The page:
Finally Inoki does a bunch of Inoki stuff to Hamaguchi and gets the pin. The crowd finally heats up when Inoki uses his scissors on that third IWE guy. I don't know who he is, but he must have done something to make the New Japan fans hate his hair.


This match was annoying. All the elements were there - interpromotional drama, dudes who hate one another, and dudes the fans hated. I didn't want workrate; I didn't want a bunch of moves. I just wanted some heat and quasi-legit punches to the face.


They wasted it. They could have done something great here, but Kimura and Inoki were too goddamn lazy to take advantage of the situation. Hamaguchi gets it, but there's only one Animal in this match.


Regarding the protagonist of this series, Fujinami isn't there yet. His stuff looks good and he shows the necessary fighting spirit. But in situations like this, he can get lost in the mix - he's been an afterthought in all these matches with Inoki as partner (which wouldn't bother me so much if Inoki brought anything to the table). I hope that as he gets the heavyweight spotlight pointed at him he learns how to project his character.


The good news is no more Inoki for a while. The news that I'm not certain how to take is that up next we have four consecutive singles matches against Riki Choshu. Fujinami had better figure it out at some point, if only for me.

#17 William Bologna

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Posted 21 November 2017 - 04:43 PM

WWF International Heavyweight Championship bout Tatsumi Fujinami vs Riki Choshu 11/4/1982


Half the runtime on this one is taken up with a recap of Fujinami and Choshu having issues during and after a six man tag (those two and Inoki vs Bad News Allen, SD Jones, and Abdullah). I don't know what it is, but they just can't stop slapping the piss out of each other! So I was actually pretty excited for this because man they were hitting each other really hard.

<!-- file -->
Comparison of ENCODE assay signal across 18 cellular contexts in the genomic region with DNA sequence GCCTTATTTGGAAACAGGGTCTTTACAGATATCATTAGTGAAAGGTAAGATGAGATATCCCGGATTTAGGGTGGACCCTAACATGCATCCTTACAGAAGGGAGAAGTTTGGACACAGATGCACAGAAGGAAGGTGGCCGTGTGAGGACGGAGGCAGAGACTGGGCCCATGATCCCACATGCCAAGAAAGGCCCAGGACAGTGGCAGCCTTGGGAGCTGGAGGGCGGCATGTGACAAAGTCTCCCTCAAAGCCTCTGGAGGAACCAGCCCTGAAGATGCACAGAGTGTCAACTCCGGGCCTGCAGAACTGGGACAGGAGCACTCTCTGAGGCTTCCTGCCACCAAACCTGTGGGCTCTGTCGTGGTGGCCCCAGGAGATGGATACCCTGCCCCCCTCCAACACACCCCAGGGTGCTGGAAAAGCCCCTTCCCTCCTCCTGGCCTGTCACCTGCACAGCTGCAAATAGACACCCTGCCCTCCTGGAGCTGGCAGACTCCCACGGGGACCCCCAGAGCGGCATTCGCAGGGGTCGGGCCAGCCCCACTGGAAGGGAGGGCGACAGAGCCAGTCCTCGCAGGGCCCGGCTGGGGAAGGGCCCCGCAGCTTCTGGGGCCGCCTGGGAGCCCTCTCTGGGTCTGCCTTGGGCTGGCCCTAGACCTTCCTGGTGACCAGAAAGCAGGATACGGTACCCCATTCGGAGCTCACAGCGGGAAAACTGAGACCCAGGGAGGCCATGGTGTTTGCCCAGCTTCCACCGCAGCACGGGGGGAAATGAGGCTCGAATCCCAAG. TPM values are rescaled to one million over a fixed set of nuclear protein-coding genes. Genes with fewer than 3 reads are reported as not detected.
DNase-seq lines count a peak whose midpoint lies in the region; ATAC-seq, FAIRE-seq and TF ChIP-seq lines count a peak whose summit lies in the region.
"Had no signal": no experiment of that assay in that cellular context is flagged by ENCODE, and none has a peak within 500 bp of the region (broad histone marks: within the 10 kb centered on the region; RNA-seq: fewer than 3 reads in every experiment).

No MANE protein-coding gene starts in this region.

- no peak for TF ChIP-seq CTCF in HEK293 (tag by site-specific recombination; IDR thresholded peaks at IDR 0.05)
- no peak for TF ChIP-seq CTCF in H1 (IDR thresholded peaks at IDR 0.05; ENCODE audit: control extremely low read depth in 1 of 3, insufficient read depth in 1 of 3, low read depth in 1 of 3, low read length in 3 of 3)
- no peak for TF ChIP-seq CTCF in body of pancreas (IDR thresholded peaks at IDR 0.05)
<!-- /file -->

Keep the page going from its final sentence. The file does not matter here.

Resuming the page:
I don't know anything about the title at stake here, but it's got an off-brand eagle on it and is hideous.


The issues between these two gentlemen continue as Fujinami jumps Choshu while the ref checks his boot for guns or swords or whatever. Choshu takes the initiative with a backdrop suplex. We get dueling sleeper holds, and then they lay around on the mat for a while.


They can't spend too long down there, though, because it's a short match in the 80s and they have to get to the awful finish. Choshu hits a clothesline and then another to send Fujinami outside. Then because they hate each other so much, they keep fighting out there until the ref is forced to call it.


The end was bad even by the standards of 80s bad finishes for a few reasons:

  • It was just so damn obvious. As soon as Fujinami went out, we all knew what was going to happen.
  • Choshu's clotheslines are terrible (which explains why Kensuke Sasaki's clotheslines are terrible). He just kind of swings his arm without moving the rest of his body.
  • They screw it up. The second clothesline was supposed to be so forceful that it would propel Fujinami clear out the ring. It does not, and Fujinami is forced to just duck under the top rope.

This did nothing for me, but I will admit that the crowd was enthusiastic throughout. So it wasn't as bad as one of those Inoki catastrophes at least.


I figured that when Fujinami moved up to heavyweight the workrate would go down. But I was hopeful that the fast pace and cool suplexes would be replaced with stiffness and intensity. This has not been the case.